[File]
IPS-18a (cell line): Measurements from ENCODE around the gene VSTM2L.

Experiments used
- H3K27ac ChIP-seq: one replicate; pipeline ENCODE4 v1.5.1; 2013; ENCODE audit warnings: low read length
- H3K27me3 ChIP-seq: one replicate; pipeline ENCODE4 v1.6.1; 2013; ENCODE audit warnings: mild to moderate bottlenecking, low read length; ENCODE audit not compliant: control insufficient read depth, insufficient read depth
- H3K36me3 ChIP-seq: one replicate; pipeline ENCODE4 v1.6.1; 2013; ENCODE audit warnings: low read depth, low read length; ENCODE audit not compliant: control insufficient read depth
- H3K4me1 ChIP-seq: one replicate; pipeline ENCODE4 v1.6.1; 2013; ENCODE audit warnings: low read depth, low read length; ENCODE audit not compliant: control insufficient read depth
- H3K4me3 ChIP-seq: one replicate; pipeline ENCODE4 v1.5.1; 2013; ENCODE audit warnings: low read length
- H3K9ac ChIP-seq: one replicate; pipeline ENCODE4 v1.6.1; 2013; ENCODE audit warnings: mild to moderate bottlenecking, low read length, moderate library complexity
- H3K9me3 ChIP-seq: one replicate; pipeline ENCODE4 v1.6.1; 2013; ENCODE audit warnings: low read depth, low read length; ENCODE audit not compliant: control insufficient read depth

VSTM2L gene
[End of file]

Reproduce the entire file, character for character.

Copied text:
IPS-18a (cell line): Measurements from ENCODE around the gene VSTM2L.

Experiments used
- H3K27ac ChIP-seq: one replicate; pipeline ENCODE4 v1.5.1; 2013; ENCODE audit warnings: low read length
- H3K27me3 ChIP-seq: one replicate; pipeline ENCODE4 v1.6.1; 2013; ENCODE audit warnings: mild to moderate bottlenecking, low read length; ENCODE audit not compliant: control insufficient read depth, insufficient read depth
- H3K36me3 ChIP-seq: one replicate; pipeline ENCODE4 v1.6.1; 2013; ENCODE audit warnings: low read depth, low read length; ENCODE audit not compliant: control insufficient read depth
- H3K4me1 ChIP-seq: one replicate; pipeline ENCODE4 v1.6.1; 2013; ENCODE audit warnings: low read depth, low read length; ENCODE audit not compliant: control insufficient read depth
- H3K4me3 ChIP-seq: one replicate; pipeline ENCODE4 v1.5.1; 2013; ENCODE audit warnings: low read length
- H3K9ac ChIP-seq: one replicate; pipeline ENCODE4 v1.6.1; 2013; ENCODE audit warnings: mild to moderate bottlenecking, low read length, moderate library complexity
- H3K9me3 ChIP-seq: one replicate; pipeline ENCODE4 v1.6.1; 2013; ENCODE audit warnings: low read depth, low read length; ENCODE audit not compliant: control insufficient read depth

VSTM2L gene